Students enjoyed their reading!
This graphic was the one that MOST made me wish I’d been surveying the kids all year long. I can’t say with any degree of certainty that students liked these books more than others, because I don’t have earlier data, but I do think that the opportunity to choose what they were reading (out of three options) at least helped them to go into the experience with an open mind.
Students LEARNED well!
From the second the first response came in, I’ve been kicking myself about the phrasing of their options. I associated “difficulty” with an inability to learn well, and it undoubtedly skewed my results. High school students struggle with having to struggle – it’s uncomfortable, and they don’t like it. That doesn’t mean, however, that meaningful learning isn’t taking place. That said, the vast majority of students reported learning just as well in this model as in a more traditional model, and very few reported learning less.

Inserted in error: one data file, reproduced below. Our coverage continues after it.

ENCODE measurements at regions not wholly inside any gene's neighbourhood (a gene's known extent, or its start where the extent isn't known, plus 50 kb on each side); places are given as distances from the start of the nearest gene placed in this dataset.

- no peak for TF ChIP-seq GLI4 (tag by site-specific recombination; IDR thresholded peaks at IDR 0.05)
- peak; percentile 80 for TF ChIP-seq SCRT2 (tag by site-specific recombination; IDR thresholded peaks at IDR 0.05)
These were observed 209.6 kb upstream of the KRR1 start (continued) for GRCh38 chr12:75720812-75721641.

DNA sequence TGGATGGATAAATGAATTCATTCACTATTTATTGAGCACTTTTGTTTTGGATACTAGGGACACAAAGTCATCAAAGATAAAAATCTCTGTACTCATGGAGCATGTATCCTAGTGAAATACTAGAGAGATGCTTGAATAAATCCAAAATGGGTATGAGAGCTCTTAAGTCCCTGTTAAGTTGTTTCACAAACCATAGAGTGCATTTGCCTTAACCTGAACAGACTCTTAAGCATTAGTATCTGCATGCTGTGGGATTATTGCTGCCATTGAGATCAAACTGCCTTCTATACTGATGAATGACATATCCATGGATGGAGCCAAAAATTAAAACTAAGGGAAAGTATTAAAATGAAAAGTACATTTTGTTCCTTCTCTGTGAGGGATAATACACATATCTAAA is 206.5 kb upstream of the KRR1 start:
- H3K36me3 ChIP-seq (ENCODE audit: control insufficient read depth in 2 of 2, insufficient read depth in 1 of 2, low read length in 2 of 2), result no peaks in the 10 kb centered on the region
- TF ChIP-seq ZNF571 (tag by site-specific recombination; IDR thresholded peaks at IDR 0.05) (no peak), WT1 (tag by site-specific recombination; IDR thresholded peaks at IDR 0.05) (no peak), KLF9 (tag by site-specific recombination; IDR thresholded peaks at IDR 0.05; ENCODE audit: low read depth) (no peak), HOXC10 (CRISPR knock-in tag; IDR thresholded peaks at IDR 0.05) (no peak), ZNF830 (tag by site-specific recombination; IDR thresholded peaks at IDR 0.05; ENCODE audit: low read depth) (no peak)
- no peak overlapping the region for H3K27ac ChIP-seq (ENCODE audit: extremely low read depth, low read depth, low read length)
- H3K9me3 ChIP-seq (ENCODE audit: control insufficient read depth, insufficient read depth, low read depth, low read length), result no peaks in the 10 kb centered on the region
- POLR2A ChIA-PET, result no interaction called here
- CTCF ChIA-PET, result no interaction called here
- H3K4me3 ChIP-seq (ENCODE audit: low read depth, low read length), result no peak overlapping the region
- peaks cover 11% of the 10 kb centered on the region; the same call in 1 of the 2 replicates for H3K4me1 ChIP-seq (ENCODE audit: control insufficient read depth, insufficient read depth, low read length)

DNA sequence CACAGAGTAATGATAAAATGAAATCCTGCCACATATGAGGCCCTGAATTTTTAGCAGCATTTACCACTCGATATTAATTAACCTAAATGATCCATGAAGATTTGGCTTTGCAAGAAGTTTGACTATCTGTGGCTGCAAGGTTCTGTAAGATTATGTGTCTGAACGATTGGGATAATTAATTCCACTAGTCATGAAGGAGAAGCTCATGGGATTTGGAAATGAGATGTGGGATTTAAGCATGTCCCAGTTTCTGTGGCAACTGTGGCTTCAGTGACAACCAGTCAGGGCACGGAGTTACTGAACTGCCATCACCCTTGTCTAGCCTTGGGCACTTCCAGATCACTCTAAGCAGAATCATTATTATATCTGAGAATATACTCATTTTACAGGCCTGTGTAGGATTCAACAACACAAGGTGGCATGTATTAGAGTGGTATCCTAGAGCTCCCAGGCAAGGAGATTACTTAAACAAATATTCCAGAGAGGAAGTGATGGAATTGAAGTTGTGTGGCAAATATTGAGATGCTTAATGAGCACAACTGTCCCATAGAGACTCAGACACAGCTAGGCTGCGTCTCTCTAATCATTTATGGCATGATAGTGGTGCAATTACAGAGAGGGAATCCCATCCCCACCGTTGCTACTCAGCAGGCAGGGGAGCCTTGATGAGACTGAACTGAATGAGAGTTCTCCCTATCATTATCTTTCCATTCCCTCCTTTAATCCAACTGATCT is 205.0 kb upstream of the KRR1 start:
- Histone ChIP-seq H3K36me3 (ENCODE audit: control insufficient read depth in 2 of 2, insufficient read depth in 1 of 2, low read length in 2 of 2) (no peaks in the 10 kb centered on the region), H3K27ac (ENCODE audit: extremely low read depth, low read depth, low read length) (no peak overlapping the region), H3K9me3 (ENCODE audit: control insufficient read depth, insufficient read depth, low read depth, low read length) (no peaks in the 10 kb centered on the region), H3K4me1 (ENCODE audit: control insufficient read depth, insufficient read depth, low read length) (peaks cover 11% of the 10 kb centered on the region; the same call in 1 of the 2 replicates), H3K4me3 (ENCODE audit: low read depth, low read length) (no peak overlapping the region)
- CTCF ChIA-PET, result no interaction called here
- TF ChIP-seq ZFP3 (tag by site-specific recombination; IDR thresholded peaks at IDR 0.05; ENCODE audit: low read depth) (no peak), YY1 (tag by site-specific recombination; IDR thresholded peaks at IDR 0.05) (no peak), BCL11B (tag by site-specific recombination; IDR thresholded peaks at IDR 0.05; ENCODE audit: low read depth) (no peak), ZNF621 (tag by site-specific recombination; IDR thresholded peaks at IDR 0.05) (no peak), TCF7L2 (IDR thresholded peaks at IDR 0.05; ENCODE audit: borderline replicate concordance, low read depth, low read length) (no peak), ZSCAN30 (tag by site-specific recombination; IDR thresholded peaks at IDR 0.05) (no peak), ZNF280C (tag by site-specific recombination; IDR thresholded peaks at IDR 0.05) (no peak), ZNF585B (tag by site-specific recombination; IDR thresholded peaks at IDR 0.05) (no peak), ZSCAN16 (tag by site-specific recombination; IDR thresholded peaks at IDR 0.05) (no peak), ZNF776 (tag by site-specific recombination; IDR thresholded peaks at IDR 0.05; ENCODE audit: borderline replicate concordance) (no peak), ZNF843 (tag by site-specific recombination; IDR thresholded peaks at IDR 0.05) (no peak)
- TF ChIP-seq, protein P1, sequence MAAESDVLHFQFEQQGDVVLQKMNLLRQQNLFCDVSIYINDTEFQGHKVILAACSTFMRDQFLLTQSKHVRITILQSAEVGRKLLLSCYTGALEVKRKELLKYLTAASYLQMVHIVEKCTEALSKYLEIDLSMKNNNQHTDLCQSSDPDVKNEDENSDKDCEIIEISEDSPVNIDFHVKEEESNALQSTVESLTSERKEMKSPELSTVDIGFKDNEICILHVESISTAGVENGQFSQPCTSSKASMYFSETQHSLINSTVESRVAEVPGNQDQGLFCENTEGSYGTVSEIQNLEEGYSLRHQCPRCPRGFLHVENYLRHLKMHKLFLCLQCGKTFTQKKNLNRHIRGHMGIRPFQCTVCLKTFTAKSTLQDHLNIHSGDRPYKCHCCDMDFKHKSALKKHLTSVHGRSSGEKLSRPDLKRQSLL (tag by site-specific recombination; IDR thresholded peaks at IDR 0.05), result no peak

Lots of things went well – kids were engaged, they were excited, they read, and they learned. Of course, however, there are always improvements to be made. I’ll frame this for myself the same way that I frame reflection for my students; we break things down into two categories: “what I did well” and “what I need to work on”
What I did well: